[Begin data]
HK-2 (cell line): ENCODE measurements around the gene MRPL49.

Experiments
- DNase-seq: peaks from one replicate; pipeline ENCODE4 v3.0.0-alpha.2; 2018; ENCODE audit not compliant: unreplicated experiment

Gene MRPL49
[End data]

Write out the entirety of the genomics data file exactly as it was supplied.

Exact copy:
HK-2 (cell line): ENCODE measurements around the gene MRPL49.

Experiments
- DNase-seq: peaks from one replicate; pipeline ENCODE4 v3.0.0-alpha.2; 2018; ENCODE audit not compliant: unreplicated experiment

Gene MRPL49